Soon, five men will prepare to strut their stuff to the raucous cheers of community members gathered to watch the male pageant that’s the stuff of South Whidbey lore.
After a three-year drought, the contest to see who will be crowned the next Mr. South Whidbey returns to Freeland Hall on Oct. 1.
The event is a major fundraiser for Friends of Friends Medical Support Fund, a homegrown nonprofit organization founded by the late Langley resident Lynn Willeford in 1997. To date, Friends of Friends has dispersed over $1.6 million in funding to cover the medical expenses of those in the community who need it most.
Kristi Price, the president of the organization’s board of directors, said these funds have helped nearly 200 South Whidbey residents with their medical bills. The organization is celebrating its 25th anniversary this year.
As usual, people use their dollars to vote for their favorite Mr. South Whidbey contestants, who are nominated by past contestants, community members and Friends of Friends board members.
“Every vote has always been a dollar,” Price said. “We didn’t raise that cost for inflation.”
The men begin the night by entering the venue dressed in what says “Mr. South Whidbey” to them, followed by a question-and-answer period. Finally, they present their special talent to the audience. Whoever earns the most votes will be crowned Mr. South Whidbey 2022 by current reigning champion Jasper Hein, who won last year in a virtual pageant.
Campaigning before the main event is entirely optional and something many contestants have chosen to take advantage of, with some beginning to ask for votes as early as July, Price said.
This year’s crop of contestants were all born in different decades and come from varied backgrounds. But above all, they share a love for South Whidbey.
At 31, Clinton resident Ansel Santosa is the youngest contestant competing.
“It’s very fun,” he said. “I’m a little nervous for the actual event on Oct. 1. The stage is not where I’m most comfortable, but it’s a fun, campy, very Whidbey thing.”
Ansel and his wife, Sarah, are relative newcomers to the island. Together they own and run a farm sanctuary, which a growing number of rescued animals call home. Santosa is also a software engineer for a tech company that makes robots which zap weeds with lasers.
“I didn’t have an affinity for farming when I moved to Whidbey,” he said. “I have since developed an affinity for farming.”
For his special talent, he plans to do a dance with his 3-year-old daughter Gwen and long-eared billy goat Peter.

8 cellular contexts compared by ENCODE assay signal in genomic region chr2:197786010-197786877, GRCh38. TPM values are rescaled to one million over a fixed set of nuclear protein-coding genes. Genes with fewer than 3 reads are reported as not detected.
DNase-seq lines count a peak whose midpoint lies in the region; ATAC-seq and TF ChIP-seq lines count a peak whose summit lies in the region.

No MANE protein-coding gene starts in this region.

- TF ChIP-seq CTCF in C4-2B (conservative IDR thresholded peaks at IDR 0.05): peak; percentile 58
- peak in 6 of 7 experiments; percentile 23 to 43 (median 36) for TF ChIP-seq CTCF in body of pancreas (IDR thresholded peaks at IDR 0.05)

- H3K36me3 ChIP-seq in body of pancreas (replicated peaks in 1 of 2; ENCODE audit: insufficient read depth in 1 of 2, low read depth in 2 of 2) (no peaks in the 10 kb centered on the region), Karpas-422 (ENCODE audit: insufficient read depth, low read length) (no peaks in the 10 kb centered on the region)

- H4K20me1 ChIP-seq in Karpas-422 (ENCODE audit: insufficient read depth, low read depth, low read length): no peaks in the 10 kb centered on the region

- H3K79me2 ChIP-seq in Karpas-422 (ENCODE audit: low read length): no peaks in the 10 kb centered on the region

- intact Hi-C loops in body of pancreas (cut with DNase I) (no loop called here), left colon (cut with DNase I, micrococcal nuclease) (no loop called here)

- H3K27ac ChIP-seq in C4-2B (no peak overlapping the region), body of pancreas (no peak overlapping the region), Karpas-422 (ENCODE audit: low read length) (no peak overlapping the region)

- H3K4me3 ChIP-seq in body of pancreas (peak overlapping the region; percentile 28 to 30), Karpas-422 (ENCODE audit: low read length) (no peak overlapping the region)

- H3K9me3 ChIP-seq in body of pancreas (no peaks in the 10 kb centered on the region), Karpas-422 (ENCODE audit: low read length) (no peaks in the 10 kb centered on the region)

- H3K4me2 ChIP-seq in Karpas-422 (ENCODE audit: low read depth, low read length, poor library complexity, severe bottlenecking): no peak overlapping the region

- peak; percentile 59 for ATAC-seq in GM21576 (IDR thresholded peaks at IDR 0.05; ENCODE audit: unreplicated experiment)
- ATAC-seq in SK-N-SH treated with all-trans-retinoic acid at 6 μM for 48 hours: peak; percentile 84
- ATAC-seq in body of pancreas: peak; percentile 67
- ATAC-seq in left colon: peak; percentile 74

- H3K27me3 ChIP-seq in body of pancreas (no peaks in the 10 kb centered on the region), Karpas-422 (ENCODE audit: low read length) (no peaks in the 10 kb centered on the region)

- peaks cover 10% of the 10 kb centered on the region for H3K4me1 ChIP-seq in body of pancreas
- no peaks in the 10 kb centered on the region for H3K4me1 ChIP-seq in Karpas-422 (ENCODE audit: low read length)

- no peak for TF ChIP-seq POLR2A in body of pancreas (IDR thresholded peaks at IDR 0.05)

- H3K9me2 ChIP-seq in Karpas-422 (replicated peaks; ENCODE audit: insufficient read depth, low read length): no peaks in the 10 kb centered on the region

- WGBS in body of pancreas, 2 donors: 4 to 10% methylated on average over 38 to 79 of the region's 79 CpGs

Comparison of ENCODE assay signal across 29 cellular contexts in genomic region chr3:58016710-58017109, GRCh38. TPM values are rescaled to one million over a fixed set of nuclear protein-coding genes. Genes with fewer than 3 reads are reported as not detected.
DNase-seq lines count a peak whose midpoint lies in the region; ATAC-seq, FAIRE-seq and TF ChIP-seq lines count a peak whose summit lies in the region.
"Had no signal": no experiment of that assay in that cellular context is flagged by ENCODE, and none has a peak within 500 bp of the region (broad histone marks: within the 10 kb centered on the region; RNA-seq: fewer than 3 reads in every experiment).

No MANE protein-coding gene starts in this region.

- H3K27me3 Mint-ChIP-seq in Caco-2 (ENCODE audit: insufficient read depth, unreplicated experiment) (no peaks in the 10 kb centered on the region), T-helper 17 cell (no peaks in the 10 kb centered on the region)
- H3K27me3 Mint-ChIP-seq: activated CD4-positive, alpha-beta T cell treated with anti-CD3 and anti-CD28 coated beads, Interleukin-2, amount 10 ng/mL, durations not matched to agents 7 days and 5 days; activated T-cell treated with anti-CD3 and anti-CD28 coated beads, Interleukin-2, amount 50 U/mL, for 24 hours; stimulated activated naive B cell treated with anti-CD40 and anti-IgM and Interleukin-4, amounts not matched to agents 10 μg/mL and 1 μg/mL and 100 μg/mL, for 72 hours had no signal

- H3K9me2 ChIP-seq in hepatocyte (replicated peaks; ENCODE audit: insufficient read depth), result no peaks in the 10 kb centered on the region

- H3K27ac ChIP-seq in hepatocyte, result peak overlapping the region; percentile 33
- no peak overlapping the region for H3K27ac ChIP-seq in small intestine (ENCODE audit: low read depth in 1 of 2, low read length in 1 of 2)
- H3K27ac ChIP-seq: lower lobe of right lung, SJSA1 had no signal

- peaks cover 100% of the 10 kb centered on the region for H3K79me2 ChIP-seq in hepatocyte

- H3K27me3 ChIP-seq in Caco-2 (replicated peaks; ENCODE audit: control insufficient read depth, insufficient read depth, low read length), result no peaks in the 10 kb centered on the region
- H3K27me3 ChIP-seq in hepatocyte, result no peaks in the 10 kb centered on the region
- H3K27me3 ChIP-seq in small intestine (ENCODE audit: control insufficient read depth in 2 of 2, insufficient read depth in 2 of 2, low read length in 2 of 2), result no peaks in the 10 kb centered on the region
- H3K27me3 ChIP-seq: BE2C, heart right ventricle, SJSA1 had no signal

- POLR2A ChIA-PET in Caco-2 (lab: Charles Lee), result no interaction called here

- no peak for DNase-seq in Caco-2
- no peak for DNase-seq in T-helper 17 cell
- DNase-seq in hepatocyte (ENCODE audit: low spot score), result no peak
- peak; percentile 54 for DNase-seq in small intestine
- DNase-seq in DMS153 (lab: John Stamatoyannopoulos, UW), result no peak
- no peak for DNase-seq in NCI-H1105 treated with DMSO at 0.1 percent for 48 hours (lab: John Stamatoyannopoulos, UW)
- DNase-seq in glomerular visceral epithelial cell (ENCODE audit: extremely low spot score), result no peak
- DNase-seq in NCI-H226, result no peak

“Being crushed by unexpected medical bills is unfortunately kind of a common story in the U.S., particularly in the last couple of years with the pandemic,” Santosa said. “I feel it’s more important than ever and there’s more threats to people’s health than ever.”
On the opposite end of the spectrum, Steve Strehlau is just shy of turning 76.
The father, grandfather and great-grandfather has long been a supporter of Friends of Friends and has known many Mr. South Whidbey contestants over the years.
“I like the organization and the whole principle behind it,” he said. “It’s good for community-building and everything.”
A managing broker for Windermere Real Estate, Strehlau lives in the Bayview area with his wife, three dogs and a couple of goats. He stayed mum about his special talent, only saying that it involves music and an act.
“I think you’re always a little nervous,” he said. “If you’re not, there’s something wrong with you.”
Clinton resident John LaVassar, 61, decided this year was finally the year to be a Mr. South Whidbey contestant. In the past, he was hesitant to accept the honor when it was offered.
“It’s a good cause and I couldn’t turn it down a second time,” he said.
Though currently a fifth grade science and PE teacher at South Whidbey Elementary School, LaVassar also previously taught driver’s ed for 20 years. He’ll be bringing to the stage some comedy in the form of a skit involving this job, which he refers to as his second career. His many siblings are looking forward to cheering him on at the pageant.
“I was kidding around and said it was on my bucket list,” he said of the contest.
Dishwasher and prep cook Tony Wright, 33, is another contestant who was also a bit hesitant at the start. He plans to read some poetry he wrote during the talent section of the evening.
“I’m not much of an extrovert, so this has kind of been a process,” he said.
The Langley resident is a 2009 graduate of the Bayview School, where he joined the “prestigious ranks” of the Bayview super seniors. The alternative high school closed in 2012. He’s been raising funds through Prima Bistro and Saltwater Fish House and Oyster Bar, where he works.
Wright, like the others, acknowledged the importance of having an organization such as Friends of Friends.
“Especially in our community, you have a lot of people who are working service industry jobs and maybe aren’t making a whole lot of money or only qualify for super basic health care,” he said. “Things happen and suddenly you’re hit with a hospital bill and now you’re in debt for three years. Knowing that there’s an organization that can help you out, it’s definitely comforting.”
Freeland resident Erick Westphal, 64, is also competing this year. A school bus driver, Westphal has been involved with the Whidbey Children’s Theater, the Whidbey Island Center for the Arts and South Whidbey Fire/EMS. Together with his wife, Sue Averett, he created a photo book titled “Whidbey Magic.”
Pageant tickets are $40 each this year. The purchase includes light fare and entertainment. Beer, wine and soda will be available for additional purchase. Price said only about 100 seats are available this year, and the event usually sells out before the big day.
On Oct. 1, doors open at 6:30 p.m. in Freeland Hall and the show begins at 7 p.m. Masks are optional and parking is free.